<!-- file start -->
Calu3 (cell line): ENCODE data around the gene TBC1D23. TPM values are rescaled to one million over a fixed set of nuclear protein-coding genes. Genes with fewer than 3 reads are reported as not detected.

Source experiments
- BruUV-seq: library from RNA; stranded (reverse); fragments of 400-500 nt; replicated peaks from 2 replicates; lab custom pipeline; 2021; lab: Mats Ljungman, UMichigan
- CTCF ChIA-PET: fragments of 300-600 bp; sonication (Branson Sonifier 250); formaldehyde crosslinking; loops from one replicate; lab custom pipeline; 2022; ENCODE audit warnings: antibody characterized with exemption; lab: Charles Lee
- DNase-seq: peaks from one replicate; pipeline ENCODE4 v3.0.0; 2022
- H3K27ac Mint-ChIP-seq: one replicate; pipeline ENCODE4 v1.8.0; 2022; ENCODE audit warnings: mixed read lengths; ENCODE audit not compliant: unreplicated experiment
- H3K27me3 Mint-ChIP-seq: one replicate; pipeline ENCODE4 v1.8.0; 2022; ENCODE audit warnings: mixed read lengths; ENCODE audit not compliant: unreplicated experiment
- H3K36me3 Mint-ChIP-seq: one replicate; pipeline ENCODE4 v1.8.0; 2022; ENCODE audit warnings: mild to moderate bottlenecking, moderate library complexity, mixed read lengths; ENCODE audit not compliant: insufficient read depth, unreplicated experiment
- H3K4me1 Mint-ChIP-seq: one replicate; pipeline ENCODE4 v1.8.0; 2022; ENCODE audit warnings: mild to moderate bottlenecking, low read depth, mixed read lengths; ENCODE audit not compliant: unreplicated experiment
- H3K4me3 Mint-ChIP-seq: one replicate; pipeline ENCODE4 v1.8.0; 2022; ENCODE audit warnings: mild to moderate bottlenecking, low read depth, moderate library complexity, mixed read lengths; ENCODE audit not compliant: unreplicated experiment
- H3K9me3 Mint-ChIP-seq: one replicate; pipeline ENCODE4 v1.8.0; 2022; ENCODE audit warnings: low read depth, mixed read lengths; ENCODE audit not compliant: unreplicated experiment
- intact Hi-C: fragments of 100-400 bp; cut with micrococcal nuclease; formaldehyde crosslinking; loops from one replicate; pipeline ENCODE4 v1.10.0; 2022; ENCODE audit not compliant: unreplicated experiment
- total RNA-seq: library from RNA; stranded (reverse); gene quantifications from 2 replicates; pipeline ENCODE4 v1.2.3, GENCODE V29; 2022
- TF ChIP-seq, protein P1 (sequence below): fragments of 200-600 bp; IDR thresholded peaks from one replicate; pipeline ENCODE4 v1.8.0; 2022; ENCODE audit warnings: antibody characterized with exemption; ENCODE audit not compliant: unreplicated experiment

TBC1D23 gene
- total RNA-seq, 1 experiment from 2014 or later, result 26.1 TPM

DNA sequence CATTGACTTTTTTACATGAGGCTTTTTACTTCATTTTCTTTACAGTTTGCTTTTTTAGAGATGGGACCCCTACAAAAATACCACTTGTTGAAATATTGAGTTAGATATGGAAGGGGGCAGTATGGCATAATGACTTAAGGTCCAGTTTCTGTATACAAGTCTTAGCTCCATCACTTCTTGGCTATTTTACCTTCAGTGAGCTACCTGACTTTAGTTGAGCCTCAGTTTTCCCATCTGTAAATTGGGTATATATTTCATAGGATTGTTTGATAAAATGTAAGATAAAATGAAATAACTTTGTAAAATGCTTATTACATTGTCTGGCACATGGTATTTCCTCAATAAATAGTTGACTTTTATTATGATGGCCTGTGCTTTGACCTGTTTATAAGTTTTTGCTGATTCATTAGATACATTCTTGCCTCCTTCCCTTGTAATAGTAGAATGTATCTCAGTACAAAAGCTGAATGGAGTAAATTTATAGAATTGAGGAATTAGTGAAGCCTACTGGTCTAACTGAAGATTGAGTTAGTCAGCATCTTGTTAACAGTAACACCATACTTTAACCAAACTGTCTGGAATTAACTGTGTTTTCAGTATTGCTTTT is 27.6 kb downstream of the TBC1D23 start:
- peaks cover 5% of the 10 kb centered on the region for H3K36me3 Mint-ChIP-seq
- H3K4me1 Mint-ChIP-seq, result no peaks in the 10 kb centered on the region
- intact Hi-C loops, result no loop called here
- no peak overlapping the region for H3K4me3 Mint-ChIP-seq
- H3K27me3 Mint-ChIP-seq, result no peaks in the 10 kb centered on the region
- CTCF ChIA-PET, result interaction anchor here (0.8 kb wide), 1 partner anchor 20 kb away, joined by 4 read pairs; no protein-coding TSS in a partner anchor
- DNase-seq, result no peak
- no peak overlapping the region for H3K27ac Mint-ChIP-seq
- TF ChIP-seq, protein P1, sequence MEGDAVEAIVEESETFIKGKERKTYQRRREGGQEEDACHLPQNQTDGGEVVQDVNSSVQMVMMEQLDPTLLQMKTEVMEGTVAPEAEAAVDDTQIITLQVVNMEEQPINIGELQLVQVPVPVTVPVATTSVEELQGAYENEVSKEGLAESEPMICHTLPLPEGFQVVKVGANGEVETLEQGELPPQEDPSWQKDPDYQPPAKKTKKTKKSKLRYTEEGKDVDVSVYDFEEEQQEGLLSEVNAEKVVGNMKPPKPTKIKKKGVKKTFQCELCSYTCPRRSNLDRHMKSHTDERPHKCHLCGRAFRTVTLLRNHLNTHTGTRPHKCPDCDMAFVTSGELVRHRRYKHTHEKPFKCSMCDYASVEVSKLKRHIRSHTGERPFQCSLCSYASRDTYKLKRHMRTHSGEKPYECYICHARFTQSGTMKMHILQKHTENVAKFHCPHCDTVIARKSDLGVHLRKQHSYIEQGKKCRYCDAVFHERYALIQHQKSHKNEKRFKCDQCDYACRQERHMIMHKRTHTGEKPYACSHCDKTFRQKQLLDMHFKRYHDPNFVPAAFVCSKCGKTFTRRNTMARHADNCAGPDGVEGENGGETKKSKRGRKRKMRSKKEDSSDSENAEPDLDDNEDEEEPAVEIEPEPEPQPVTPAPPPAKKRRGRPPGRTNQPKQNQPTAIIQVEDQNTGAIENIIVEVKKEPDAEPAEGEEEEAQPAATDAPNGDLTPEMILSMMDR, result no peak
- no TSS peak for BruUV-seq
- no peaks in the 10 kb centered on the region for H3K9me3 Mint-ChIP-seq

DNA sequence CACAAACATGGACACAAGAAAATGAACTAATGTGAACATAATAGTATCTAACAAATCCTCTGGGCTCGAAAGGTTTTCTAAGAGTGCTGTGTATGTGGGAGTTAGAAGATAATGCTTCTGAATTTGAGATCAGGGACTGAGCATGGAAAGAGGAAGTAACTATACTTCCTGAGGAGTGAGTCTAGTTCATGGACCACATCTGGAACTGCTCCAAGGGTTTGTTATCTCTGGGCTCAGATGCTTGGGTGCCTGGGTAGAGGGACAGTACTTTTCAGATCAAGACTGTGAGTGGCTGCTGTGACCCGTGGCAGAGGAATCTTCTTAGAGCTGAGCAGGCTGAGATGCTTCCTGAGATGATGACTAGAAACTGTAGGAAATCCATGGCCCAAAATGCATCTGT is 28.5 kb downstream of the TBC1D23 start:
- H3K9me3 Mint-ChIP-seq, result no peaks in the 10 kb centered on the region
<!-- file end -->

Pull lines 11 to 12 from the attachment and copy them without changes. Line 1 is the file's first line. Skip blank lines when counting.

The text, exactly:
- H3K9me3 Mint-ChIP-seq: one replicate; pipeline ENCODE4 v1.8.0; 2022; ENCODE audit warnings: low read depth, mixed read lengths; ENCODE audit not compliant: unreplicated experiment
- intact Hi-C: fragments of 100-400 bp; cut with micrococcal nuclease; formaldehyde crosslinking; loops from one replicate; pipeline ENCODE4 v1.10.0; 2022; ENCODE audit not compliant: unreplicated experiment